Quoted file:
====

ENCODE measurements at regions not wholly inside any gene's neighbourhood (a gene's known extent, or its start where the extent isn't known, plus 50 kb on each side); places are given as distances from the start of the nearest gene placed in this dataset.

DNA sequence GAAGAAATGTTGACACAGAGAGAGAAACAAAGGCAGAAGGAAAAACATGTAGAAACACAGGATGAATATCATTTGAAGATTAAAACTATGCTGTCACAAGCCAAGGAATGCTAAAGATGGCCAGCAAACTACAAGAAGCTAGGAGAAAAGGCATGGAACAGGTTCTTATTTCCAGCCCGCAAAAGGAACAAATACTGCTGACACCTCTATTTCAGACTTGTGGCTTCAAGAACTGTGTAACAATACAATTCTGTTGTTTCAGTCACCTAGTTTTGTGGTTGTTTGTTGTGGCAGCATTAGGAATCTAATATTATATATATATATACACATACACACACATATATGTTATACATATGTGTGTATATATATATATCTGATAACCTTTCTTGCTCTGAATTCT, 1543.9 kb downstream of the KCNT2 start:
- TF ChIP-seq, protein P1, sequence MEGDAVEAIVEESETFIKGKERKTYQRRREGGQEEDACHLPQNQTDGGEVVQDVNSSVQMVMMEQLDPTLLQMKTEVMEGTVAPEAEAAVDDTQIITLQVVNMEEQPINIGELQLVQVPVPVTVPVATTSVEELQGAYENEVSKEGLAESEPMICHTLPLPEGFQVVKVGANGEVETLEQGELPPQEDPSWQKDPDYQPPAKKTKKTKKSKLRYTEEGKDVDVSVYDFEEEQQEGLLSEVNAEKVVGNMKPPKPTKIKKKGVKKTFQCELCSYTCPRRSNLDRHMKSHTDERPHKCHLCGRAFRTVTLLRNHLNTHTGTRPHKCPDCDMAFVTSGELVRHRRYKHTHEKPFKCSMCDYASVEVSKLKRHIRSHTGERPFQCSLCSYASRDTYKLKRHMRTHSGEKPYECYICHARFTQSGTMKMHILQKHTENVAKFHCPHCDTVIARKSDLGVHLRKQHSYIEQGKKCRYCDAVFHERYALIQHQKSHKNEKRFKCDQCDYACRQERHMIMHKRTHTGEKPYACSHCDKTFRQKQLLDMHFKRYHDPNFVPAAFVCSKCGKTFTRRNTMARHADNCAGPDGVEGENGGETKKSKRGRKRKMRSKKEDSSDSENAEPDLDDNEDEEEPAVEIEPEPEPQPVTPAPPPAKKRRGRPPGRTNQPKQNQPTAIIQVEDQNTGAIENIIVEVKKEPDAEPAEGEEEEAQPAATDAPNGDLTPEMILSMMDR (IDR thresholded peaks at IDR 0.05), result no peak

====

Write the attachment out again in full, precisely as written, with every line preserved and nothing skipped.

ENCODE measurements at regions not wholly inside any gene's neighbourhood (a gene's known extent, or its start where the extent isn't known, plus 50 kb on each side); places are given as distances from the start of the nearest gene placed in this dataset.

DNA sequence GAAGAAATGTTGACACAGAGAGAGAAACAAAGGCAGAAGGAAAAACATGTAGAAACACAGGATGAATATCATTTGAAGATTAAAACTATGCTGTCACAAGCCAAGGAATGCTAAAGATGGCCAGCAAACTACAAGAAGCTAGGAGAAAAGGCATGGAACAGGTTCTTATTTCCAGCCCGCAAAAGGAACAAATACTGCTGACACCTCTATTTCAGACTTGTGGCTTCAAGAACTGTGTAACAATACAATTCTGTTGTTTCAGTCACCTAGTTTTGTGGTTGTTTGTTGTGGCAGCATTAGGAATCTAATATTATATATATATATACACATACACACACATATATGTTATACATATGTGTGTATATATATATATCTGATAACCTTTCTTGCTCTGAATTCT, 1543.9 kb downstream of the KCNT2 start:
- TF ChIP-seq, protein P1, sequence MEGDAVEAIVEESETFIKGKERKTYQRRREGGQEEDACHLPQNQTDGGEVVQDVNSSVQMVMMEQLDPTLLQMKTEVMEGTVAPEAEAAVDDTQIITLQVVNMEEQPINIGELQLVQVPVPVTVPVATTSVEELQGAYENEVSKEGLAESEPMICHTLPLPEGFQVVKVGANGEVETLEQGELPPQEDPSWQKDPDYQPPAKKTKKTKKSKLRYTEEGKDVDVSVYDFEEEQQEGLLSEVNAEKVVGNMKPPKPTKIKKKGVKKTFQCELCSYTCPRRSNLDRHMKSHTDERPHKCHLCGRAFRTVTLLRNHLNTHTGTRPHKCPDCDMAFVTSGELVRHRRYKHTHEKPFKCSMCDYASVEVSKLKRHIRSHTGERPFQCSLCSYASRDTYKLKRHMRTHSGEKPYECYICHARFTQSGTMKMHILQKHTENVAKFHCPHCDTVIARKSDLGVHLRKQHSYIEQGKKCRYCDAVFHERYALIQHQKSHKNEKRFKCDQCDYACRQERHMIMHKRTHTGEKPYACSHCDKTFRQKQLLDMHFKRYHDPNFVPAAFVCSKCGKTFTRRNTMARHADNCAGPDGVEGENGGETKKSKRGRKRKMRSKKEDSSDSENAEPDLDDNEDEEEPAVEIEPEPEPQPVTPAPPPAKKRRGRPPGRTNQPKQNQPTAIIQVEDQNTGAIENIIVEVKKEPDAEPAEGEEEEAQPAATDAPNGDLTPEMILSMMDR (IDR thresholded peaks at IDR 0.05), result no peak